The Peira EightMaze is equipped with infrared back lighting and a camera to allow the animal to be tracked in complete darkness. The solution incorporates a hydraulic platform driving a cylinder in which the animal is placed and where it can become accustomed to the new environment, before the test begins.
Peira's custom-made XYZ robot securely is a highly advanced optical imaging tool incorporating proprietary fibre optic objective lens technology. It allows for in vivo imaging of the peripheral nervous system with an accuracy greater than 10 microns.
A major benefit is the contact pressure control system that allows for contact scanning of the object with constant pressure thus minimising deformation of the images taken. Through this automation of the experiment the repeatability and the consistency of the experiment is greatly enhanced.
The Morris Water Maze task is a behavioural task. Existing set-ups do not allow experiments to be conducted in complete darkness, resulting in uncontrolled external stimuli. Existing mazes were also equipped with fixed platforms which resulted in less representative results.
Peira WaterMazes are designed and built with programmable and retractable platforms. The pool walls and base are equipped with infrared LEDs, allowing imaging of the behaviour of the animal in complete darkness.
Screens with switchable cues above the water surface enable you to test the animal's spatial learning capability or its implicit memory.
Measurement of pressure fluctuations lack precision due to reliance on data averages. Efficiency is also hampered by inability to register experimental results simultaneously.
Peira's innovative ICP DataLogger lets you dramatically improve the efficiency and effectiveness of your experiments. The easy-to-use representation tool covers a timeframe of a few weeks. Throughput times are reduced by a factor of four thanks to the possibility to concurrently execute up to four experiments at the same time.
Another major advantage of this "simple solution" is that data is registered in real time at intervals of one second, potentially revealing new phenomena and allowing you to monitor pressure fluctuations more precisely. The automatic recording and reporting of data saves time and money, and improves the quality of your experiments.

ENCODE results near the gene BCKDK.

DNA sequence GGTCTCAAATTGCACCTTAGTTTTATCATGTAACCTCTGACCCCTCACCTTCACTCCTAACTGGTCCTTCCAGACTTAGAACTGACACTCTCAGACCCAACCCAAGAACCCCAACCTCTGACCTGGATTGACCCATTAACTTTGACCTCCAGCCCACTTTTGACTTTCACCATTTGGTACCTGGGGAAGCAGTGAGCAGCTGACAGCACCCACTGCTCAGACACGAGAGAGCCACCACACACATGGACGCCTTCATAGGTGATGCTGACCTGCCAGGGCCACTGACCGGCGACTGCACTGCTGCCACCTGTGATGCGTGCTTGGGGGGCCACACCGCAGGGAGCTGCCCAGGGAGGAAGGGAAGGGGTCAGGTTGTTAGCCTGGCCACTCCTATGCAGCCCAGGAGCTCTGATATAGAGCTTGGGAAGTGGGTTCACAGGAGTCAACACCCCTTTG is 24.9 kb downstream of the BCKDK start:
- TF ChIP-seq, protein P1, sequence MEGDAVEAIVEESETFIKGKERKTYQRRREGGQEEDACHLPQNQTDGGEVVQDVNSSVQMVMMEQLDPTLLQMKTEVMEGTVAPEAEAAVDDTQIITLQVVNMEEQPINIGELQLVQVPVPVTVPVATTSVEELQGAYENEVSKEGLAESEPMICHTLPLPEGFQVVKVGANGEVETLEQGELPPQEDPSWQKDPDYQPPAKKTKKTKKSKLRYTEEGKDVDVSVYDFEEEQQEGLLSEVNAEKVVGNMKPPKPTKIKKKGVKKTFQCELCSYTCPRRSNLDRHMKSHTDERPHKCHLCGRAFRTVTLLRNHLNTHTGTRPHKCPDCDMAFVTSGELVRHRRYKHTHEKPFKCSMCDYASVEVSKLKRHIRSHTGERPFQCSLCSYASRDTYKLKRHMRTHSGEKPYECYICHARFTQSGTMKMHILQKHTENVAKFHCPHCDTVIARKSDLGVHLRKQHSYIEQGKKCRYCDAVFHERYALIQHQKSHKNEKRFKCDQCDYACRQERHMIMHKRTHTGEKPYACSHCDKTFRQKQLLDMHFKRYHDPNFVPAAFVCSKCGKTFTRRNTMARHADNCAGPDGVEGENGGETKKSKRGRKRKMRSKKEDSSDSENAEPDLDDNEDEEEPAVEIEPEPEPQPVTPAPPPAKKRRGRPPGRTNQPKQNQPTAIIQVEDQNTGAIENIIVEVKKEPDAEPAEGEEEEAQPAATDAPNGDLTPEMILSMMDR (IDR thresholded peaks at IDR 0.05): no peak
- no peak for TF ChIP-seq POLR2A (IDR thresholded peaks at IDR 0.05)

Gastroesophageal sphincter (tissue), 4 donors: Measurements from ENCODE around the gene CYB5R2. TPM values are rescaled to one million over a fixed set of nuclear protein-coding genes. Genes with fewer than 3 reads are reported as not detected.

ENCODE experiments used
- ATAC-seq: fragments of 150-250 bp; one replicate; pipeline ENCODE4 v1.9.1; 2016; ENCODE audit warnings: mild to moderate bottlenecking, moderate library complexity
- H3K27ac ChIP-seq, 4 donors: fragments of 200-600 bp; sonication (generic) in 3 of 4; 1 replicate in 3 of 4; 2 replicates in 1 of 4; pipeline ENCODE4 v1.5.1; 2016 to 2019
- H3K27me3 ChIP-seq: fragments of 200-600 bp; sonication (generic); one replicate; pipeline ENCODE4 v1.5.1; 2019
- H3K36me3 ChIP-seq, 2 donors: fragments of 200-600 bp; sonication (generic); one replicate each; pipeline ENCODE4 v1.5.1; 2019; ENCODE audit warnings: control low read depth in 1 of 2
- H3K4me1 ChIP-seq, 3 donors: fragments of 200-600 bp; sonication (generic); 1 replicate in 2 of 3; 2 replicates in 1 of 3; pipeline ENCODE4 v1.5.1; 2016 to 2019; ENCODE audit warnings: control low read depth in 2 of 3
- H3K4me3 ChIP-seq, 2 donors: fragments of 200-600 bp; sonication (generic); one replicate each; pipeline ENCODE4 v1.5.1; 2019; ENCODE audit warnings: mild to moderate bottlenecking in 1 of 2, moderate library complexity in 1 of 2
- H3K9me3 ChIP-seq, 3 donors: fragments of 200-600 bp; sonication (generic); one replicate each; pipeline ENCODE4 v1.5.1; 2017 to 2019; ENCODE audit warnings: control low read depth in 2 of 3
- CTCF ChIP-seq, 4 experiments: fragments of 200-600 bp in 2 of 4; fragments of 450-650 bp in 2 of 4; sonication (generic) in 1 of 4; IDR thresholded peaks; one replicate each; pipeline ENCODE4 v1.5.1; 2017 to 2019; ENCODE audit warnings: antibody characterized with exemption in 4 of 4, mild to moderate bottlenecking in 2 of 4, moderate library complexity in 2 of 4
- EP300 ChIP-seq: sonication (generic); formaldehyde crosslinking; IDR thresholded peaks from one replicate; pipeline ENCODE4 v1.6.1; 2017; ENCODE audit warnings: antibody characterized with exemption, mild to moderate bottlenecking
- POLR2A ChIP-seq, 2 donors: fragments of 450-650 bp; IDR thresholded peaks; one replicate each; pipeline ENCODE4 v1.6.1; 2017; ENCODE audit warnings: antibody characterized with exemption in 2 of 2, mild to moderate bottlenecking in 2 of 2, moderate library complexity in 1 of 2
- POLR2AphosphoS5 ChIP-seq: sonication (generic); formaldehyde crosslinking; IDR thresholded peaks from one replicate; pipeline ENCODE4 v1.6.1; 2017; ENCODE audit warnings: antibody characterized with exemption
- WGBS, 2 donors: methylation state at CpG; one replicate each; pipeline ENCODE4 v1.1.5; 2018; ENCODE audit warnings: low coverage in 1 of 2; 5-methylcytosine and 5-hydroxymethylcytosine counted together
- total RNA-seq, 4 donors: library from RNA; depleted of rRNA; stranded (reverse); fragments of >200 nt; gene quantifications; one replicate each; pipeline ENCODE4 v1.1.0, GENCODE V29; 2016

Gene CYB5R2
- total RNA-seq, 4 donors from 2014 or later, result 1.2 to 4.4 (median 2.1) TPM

Scientific researchers have long needed a practical animal holder that is tailored to the specific conditions of the laboratory and which can support their valuable neurological research.
Designed in close collaboration with researchers, Peira’s AnimalHolder fits the specific conditions of the research lab. The tool consists of a polypropylene support with integrated heating, anesthetic and oxygen conduits. A specially designed nozzle in which the animal's head is placed allows for easy and accurate administration of gas flows .
The AnimalHolder can easily be positioned in and removed from the machine's specific accessory insertion tube. The open set-up allows for the rapid exchange of animals and easy accessibility for peripheral instrumentation (ECG electrodes, respiratory monitors, temperature probes etc.). Using this tool gives you important time-savings, a more stable animal and a better quality image capture of the studied phenomena.
In cell culturing, cells have to be kept moist all the time. When performing experiments on cell cultures grown in mini Petri dishes, you have to perfuse the dishes continuously with fluids containing a variety of reagents such as toxins and peptides. As cost is a key issue for all researchers, you naturally want to minimise the consumption of these expensive reagents. Furthermore, capillary effects on the edges of a dish and changes of fluid levels influence the both the quality of the images taken and the experiment itself.
TheArena is a polyacrylate mini reservoir with an engineered micro-fluid flow system. It is placed in the centre of the Petri dish, reducing the volume of the Petri dish to 25% of its original size. This reduces the consumption of reagents while simultaneously improving the quality of the images taken, since capillary effects and fluid level changes are eliminated.